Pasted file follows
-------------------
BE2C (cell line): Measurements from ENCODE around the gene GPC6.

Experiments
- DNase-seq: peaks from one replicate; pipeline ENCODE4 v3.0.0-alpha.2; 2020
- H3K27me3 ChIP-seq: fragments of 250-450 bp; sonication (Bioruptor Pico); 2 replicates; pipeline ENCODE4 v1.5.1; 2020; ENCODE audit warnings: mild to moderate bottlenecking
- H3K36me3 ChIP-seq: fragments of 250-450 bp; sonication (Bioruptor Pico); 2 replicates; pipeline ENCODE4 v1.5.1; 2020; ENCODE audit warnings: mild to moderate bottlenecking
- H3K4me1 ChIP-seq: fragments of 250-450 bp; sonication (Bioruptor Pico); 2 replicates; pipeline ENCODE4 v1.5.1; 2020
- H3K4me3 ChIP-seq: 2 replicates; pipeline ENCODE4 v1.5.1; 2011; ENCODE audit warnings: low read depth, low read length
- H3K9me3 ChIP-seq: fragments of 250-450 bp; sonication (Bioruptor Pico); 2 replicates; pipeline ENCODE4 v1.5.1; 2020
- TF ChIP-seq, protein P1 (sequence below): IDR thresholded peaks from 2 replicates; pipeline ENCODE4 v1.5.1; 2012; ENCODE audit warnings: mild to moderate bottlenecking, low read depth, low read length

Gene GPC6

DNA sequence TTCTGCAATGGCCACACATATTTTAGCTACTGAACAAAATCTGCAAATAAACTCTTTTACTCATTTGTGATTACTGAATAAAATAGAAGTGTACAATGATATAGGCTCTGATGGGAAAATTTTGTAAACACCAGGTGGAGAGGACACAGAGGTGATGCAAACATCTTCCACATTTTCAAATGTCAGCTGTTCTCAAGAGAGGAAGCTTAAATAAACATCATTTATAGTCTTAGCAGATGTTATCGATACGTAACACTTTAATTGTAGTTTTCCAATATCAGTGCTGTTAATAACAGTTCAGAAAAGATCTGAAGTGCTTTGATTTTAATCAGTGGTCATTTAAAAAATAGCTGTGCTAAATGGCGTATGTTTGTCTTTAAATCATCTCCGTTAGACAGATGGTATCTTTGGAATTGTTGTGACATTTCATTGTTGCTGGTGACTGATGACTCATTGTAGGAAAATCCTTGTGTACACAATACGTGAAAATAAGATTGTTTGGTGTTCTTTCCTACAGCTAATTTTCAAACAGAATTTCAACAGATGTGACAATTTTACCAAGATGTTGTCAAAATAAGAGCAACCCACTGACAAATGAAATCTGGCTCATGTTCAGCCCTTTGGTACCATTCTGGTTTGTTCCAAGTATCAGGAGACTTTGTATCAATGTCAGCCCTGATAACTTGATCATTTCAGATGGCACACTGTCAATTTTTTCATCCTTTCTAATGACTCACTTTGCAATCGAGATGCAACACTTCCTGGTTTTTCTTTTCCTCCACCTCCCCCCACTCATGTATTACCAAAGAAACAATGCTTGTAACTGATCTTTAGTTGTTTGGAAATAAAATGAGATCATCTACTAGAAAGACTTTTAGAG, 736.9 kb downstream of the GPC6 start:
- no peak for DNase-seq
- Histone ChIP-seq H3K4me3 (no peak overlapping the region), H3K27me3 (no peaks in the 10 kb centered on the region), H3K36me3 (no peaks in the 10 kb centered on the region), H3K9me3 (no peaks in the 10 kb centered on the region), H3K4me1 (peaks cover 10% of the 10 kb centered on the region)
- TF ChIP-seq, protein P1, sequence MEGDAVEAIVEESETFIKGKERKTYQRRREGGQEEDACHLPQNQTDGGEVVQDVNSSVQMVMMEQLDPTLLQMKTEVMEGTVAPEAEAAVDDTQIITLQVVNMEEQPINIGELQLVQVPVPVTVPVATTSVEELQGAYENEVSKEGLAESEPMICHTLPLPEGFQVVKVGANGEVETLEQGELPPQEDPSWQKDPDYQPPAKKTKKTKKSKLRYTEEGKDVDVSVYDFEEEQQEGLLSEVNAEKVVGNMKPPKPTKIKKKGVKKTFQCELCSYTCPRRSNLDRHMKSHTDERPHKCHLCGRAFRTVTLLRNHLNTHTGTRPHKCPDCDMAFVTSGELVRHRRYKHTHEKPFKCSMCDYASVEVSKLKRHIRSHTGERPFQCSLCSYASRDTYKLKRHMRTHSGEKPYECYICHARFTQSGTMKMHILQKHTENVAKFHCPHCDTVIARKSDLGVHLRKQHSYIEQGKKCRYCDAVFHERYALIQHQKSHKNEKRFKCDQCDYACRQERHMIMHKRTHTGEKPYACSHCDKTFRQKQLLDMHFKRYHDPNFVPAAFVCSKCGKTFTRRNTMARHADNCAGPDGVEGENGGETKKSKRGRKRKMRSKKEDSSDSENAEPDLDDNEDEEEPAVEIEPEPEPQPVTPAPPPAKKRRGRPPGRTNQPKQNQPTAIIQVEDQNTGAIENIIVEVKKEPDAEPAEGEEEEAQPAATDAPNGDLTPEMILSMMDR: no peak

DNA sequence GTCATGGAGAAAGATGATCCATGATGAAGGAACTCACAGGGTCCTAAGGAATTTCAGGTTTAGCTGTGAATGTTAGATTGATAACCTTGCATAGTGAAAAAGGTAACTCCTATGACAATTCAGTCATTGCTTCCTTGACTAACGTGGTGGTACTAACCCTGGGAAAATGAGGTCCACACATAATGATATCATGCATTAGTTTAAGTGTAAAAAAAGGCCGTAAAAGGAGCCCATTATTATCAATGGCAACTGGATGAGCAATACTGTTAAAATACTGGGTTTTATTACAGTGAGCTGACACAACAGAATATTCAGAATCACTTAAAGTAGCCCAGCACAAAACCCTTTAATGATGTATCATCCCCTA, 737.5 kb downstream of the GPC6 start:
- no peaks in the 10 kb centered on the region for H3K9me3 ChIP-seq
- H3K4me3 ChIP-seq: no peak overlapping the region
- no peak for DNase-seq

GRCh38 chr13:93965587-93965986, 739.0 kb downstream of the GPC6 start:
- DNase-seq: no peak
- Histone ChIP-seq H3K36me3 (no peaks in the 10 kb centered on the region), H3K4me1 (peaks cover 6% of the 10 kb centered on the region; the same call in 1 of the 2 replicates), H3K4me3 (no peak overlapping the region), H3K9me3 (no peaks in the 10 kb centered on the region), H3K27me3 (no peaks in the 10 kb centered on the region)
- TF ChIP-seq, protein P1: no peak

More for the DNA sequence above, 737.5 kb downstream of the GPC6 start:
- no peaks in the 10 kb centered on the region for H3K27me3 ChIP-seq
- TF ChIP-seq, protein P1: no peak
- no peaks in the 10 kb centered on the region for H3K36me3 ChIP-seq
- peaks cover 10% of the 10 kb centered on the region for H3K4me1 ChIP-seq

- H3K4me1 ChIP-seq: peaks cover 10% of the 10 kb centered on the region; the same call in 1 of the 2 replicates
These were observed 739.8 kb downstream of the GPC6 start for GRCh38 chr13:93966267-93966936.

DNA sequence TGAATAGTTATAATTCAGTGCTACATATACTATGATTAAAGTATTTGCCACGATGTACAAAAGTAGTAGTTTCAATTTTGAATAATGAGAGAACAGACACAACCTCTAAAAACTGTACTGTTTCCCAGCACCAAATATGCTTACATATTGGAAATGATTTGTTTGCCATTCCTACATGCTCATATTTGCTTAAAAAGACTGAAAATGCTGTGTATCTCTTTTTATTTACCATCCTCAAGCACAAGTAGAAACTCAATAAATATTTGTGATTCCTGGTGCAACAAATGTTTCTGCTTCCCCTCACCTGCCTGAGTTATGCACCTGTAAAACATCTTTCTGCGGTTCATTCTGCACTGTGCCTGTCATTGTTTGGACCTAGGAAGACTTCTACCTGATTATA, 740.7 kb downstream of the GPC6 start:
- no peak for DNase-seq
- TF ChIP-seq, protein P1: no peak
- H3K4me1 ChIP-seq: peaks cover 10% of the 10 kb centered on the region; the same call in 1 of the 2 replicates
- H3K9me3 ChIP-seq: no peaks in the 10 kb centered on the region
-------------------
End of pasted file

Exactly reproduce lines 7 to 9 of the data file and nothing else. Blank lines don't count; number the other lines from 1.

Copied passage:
- H3K4me3 ChIP-seq: 2 replicates; pipeline ENCODE4 v1.5.1; 2011; ENCODE audit warnings: low read depth, low read length
- H3K9me3 ChIP-seq: fragments of 250-450 bp; sonication (Bioruptor Pico); 2 replicates; pipeline ENCODE4 v1.5.1; 2020
- TF ChIP-seq, protein P1 (sequence below): IDR thresholded peaks from 2 replicates; pipeline ENCODE4 v1.5.1; 2012; ENCODE audit warnings: mild to moderate bottlenecking, low read depth, low read length